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Murder at Checkmate Manor


May 2018 saw the Phoenix Players take to the stage in the delightful Bear Pit Theatre once more with their latest production: The Farndale Avenue Housing Estate Townswomen’s Guild Dramatic Society production of ‘Murder At Checkmate Manor’; how unbelievable is it that the title of the show was possibly the easiest thing for the cast and crew to remember?


The show itself was first staged at the Swan Theatre in Stratford-upon-Avon exactly 30 years ago, and the Phoenix Players, with Graham Robson and the assistance of Baz Stilinski at the helm, certainly showed their skill in producing a display equally as professional and enjoyable as it was for audiences back then.


Upon arrival, audience members were greeted by the cast already in character which perfectly set the ambience for the entire evening, and once seated were witness to a painting, a curtain and an entire flat falling down in expert fashion! The story itself is set as a ‘play within a play’, with a fashion show, a slide-show and much more thrown in for good measure. The four leading ladies, Rosemary Smith, Fiona Robson, Karen McDonald and Lisa Maxwell played several roles throughout and each with finesse, know-how, dramatic interpretation and perfect comedic timing. They were joined by Roger Gowland as ‘Gordon’, the stage-manager who was thrust into a role last minute; his ability to miss cues, forget and/or invent lines was greatly executed throughout! Finally, the ‘cast’ were rounded off by Lynda Jepson and Carlyne McHugh who also injected their own humour and flare greatly. Which only leave the ‘crew’, who were actually just as involved on-stage as they were off! From expert coconut clapping, to rewiring a projector, to the quickest costume changes known to man, to lighting and sound cues either in the wrong place or having the complete opposite effect than was needed, again it was all expertly timed and well delivered.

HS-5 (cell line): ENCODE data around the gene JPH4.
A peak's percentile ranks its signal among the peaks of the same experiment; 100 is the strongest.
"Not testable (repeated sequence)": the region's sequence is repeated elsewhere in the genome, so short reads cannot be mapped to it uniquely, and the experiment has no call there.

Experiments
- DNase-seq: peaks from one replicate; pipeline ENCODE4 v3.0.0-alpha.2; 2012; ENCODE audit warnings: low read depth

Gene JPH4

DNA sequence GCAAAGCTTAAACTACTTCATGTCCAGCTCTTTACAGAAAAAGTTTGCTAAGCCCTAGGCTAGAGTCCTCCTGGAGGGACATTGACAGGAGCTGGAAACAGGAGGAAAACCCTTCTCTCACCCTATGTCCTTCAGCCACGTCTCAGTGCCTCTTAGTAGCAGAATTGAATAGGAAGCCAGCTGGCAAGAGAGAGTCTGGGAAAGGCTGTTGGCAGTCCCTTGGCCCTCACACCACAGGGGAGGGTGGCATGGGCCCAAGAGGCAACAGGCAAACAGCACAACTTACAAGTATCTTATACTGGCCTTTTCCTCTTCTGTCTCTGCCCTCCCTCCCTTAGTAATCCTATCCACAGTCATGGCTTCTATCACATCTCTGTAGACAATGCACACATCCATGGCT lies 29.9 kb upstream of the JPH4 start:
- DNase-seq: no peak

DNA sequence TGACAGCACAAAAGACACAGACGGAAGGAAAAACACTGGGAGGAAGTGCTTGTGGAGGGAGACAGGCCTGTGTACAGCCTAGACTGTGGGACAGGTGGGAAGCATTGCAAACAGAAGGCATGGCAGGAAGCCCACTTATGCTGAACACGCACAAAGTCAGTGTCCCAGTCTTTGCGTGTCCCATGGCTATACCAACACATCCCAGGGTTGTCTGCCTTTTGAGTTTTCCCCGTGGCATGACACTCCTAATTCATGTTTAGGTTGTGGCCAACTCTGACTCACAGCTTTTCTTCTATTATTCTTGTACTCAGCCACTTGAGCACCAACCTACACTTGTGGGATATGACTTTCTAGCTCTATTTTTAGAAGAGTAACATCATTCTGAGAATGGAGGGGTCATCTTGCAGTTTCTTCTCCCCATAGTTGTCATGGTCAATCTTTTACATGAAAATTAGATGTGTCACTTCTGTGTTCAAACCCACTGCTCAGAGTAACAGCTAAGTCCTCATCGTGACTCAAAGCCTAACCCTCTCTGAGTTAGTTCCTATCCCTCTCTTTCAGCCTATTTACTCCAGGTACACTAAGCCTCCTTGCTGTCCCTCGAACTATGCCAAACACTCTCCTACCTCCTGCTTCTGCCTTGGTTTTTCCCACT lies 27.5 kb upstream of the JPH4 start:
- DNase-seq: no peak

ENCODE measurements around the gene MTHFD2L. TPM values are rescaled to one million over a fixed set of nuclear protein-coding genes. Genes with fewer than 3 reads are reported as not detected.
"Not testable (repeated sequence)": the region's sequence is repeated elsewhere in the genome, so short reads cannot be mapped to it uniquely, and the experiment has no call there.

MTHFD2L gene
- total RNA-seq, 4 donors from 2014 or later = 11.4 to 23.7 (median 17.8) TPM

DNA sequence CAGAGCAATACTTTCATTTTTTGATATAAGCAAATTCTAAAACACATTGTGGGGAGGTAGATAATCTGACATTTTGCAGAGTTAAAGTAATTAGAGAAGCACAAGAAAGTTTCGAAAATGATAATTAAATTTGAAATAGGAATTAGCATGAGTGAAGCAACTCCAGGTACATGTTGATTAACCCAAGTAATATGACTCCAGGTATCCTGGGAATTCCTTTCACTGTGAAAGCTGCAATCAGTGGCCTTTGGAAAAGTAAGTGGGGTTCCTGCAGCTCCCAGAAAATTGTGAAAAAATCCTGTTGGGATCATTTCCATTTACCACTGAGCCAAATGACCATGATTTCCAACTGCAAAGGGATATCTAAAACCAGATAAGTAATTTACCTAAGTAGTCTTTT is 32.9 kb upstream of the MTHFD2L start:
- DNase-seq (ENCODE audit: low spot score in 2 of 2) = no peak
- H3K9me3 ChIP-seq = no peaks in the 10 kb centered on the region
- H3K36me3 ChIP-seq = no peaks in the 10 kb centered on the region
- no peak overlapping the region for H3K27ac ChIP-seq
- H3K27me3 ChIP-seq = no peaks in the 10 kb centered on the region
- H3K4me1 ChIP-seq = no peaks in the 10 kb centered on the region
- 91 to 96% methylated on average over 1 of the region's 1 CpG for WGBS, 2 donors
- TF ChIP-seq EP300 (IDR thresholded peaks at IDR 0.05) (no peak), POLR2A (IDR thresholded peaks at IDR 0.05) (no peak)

This show was a delight from start to finish, to get things right on stage is no easy feat in most cases, but to get them wrong in the right way shows an even greater skill in theatre producing. Some highlights to note had to be the infamous, ‘chair scene’, which was choreographed to utter perfection. And, of course, the rocket ship blasting off from the stage with an astronaut dressed as Danger Mouse at its helm! Maybe you had to be there; in this reviewers’ opinion, it was a great shame if you weren’t. Review by Lee Holt, Pulse Productions

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